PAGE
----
In 1982, he was the first American ever invited to judge the International Trumpet Competition in Czechoslovakia, returning again and again. His contributions to performance and teaching were honored in 1991 by the New York Brass Conference. Mr. Kaderabek recorded An American Trumpet in Prague in 1992 and recently recorded Virtuoso, an album of trumpet andcornet solos with the Allentown (PA) Band.
Mr. Kaderabeks teaching career includes experience at Temple University, the University of Michigan, Oakland University, West Chester University and The Curtis Institute of Music where he has been on the faculty since 1975, a longer tenure than any other Curtis trumpet teacher.
Anatoly Selianin has been a pivotal figure in merging trumpeters of the East and West. Born in Uzbekistan, he attended the conservatory in Tashkent, and became solo trumpeter of the National Opera and Ballet Theater in Tashkent. He is an early protegée of Timofei Dokshizers, doing graduate work at the Gnessin School of Music in Moscow. In 1972, after three years as Dean and professor of trumpet at the Conservatory in Astrahkan, he became Head of Brass and Professor of Trumpet at the Conservatory in Saratov, the third oldest music school in Russia. In 1992, he founded the Volga-Band, a full-time concert band in Saratov, with players drawn from the Philharmonic, Opera, and Conservatory faculty in Saratov.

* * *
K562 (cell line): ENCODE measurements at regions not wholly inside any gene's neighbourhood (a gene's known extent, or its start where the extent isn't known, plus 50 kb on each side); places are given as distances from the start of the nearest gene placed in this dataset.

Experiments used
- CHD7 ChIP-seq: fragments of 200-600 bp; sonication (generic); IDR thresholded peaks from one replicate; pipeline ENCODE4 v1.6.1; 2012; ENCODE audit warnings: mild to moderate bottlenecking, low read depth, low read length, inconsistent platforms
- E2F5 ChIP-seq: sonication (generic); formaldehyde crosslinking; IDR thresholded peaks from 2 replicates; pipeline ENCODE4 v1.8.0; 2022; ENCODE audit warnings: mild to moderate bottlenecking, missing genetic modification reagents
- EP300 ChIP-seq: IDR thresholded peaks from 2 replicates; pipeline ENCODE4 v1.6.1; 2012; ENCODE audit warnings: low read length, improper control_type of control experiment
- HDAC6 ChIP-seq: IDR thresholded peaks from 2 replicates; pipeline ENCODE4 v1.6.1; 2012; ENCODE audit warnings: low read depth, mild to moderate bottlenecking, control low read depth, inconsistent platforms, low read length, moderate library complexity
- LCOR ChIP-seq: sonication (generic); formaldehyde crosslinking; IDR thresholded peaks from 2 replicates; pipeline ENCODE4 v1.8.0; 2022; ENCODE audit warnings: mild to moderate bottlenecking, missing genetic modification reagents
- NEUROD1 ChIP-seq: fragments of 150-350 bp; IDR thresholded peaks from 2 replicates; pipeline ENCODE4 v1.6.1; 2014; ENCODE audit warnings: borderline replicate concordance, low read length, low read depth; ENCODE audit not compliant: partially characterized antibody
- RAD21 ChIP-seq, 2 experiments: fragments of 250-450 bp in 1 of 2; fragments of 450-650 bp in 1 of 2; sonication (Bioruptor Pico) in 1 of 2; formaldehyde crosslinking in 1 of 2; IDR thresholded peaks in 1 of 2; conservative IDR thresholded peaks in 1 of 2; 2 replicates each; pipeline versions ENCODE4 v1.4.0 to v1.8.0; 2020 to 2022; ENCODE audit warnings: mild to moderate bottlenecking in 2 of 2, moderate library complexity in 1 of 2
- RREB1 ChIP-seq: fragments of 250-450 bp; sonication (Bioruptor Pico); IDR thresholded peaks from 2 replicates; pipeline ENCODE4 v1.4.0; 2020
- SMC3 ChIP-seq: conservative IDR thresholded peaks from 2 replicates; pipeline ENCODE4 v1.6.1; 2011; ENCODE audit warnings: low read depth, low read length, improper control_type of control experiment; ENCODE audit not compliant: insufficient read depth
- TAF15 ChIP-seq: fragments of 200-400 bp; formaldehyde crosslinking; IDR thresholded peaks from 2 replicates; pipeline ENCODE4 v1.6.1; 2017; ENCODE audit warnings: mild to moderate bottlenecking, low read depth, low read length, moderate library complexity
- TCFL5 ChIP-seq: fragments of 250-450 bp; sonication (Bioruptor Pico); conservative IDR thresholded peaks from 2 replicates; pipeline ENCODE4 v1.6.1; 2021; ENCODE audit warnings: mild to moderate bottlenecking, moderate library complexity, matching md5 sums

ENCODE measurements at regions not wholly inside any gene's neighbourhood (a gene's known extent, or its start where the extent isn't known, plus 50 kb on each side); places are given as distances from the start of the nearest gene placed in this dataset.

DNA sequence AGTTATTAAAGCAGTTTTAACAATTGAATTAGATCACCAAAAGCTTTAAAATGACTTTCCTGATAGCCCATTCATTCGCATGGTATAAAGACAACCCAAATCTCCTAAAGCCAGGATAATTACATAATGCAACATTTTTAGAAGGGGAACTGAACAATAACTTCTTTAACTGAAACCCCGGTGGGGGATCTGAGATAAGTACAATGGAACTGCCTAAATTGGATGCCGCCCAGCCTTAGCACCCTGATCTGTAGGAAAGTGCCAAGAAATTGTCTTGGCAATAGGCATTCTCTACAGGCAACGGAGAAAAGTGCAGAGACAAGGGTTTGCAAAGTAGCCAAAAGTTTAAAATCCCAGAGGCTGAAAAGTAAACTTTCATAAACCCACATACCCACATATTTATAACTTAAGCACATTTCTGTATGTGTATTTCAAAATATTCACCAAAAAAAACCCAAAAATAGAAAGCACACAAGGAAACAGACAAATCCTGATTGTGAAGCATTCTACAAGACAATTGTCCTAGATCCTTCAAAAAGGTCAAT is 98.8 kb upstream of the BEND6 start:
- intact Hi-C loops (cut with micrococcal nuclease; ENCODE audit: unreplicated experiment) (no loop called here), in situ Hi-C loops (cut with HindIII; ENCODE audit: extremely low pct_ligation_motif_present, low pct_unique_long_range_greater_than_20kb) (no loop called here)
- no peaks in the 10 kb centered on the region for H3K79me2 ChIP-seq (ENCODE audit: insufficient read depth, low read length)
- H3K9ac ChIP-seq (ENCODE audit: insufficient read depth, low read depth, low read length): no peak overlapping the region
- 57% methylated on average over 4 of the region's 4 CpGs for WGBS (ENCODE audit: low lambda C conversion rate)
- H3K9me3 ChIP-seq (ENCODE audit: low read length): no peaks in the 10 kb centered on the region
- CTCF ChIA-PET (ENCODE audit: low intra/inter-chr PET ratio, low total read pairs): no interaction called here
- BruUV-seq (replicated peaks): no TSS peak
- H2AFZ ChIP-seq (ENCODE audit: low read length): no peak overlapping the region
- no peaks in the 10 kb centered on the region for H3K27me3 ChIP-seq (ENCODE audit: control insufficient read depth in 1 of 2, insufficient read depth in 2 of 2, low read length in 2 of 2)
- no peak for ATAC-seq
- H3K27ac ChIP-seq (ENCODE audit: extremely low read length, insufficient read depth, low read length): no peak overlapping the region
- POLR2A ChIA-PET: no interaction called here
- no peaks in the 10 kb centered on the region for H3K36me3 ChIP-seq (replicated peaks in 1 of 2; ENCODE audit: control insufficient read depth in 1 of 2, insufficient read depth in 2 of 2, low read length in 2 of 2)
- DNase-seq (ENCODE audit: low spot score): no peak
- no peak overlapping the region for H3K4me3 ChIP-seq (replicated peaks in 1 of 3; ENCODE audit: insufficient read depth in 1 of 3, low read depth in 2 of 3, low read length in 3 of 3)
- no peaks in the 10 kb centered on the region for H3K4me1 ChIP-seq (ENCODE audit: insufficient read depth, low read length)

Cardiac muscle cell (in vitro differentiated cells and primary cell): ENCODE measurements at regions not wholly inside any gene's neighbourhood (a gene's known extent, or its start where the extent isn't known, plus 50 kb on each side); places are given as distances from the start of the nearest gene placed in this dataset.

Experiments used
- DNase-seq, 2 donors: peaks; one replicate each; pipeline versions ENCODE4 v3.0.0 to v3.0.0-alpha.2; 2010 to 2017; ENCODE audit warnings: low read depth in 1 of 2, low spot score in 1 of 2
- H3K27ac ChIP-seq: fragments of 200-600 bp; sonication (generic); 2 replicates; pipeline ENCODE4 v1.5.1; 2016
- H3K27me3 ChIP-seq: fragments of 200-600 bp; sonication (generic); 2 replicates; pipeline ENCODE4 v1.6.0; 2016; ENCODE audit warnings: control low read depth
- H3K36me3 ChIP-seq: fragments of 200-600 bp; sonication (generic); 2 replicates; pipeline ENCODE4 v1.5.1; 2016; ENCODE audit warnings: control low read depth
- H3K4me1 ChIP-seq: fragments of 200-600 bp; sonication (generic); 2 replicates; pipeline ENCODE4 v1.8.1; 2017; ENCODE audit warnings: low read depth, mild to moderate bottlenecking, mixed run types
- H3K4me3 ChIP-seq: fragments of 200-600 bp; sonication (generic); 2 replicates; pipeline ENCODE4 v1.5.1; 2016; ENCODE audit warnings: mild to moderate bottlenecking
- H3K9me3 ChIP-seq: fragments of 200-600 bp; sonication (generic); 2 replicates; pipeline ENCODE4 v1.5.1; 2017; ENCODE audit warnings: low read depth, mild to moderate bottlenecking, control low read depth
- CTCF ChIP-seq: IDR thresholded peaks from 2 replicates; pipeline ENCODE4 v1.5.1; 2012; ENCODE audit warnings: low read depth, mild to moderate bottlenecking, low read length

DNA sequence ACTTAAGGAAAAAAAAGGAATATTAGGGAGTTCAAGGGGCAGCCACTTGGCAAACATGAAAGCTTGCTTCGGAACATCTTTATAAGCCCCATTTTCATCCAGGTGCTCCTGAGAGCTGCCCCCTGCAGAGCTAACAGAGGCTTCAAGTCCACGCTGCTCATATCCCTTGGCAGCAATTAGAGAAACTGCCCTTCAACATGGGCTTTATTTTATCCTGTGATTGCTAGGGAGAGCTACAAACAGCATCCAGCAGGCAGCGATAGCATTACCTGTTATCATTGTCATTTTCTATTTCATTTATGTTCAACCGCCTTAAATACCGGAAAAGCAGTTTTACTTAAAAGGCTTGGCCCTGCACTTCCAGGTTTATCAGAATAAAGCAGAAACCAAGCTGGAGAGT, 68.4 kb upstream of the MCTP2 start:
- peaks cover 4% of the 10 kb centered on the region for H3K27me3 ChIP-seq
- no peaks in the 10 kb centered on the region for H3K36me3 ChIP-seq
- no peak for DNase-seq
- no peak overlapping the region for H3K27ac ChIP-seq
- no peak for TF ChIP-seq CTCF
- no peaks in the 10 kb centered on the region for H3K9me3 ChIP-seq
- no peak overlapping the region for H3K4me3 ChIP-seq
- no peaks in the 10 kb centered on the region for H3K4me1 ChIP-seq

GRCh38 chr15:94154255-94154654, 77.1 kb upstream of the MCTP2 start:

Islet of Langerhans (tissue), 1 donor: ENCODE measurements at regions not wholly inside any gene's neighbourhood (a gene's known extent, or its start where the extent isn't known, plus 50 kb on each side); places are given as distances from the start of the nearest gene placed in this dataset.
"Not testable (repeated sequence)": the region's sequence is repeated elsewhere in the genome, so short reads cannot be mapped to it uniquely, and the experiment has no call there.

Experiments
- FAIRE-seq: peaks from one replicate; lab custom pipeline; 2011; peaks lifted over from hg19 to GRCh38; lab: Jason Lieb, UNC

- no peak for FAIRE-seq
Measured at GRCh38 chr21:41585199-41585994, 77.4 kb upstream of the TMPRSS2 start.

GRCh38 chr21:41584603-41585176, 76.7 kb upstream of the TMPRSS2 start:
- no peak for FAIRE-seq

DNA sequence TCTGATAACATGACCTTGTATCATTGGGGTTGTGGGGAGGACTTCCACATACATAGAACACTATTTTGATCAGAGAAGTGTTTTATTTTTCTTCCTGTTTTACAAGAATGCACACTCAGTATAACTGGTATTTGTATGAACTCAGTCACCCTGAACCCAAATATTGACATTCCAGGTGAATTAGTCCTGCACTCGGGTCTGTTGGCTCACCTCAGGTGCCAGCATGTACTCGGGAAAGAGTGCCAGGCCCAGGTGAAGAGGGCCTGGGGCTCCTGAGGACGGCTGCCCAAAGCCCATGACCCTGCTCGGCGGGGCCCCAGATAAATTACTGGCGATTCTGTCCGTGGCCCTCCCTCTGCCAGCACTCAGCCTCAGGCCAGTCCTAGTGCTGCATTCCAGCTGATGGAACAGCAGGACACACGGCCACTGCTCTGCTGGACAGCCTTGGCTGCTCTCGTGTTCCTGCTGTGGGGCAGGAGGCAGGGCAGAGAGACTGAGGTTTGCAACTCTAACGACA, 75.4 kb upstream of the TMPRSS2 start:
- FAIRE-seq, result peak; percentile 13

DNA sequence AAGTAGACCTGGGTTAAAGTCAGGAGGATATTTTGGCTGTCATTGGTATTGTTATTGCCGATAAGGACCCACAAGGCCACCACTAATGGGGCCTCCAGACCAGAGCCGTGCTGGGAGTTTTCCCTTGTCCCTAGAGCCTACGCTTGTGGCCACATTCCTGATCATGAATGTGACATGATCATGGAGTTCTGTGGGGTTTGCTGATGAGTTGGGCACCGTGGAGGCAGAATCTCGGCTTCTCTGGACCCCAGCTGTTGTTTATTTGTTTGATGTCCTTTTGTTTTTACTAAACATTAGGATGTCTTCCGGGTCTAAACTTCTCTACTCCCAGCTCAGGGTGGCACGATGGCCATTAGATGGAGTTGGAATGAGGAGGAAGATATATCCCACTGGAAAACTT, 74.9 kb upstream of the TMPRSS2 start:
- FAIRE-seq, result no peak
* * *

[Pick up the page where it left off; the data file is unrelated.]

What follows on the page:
Anatoly Selianin is a member of the ITG Board of Directors, and a past-president of Euro- ITG. He has been a visiting professor at the University of North Texas and Ithaca College, has lectured on Russian performers and music at ITG Conferences in Ithaca, Purchase, Richmond, Gothenburg, and Bloomington, and has given master classes at several U.S. schools, including the Eastman School of Music and the Juilliard School of Music.
Mr. Selianin organized the Brandt Competition and has been a frequent judge of international trumpet competitions including the Maurice André competition and the Kiev International Competitions. Several of Anatolys students have won various competitions. He has published four articles in the ITG Journal and has written and lectured extensively on North American trumpeters and music in Russia.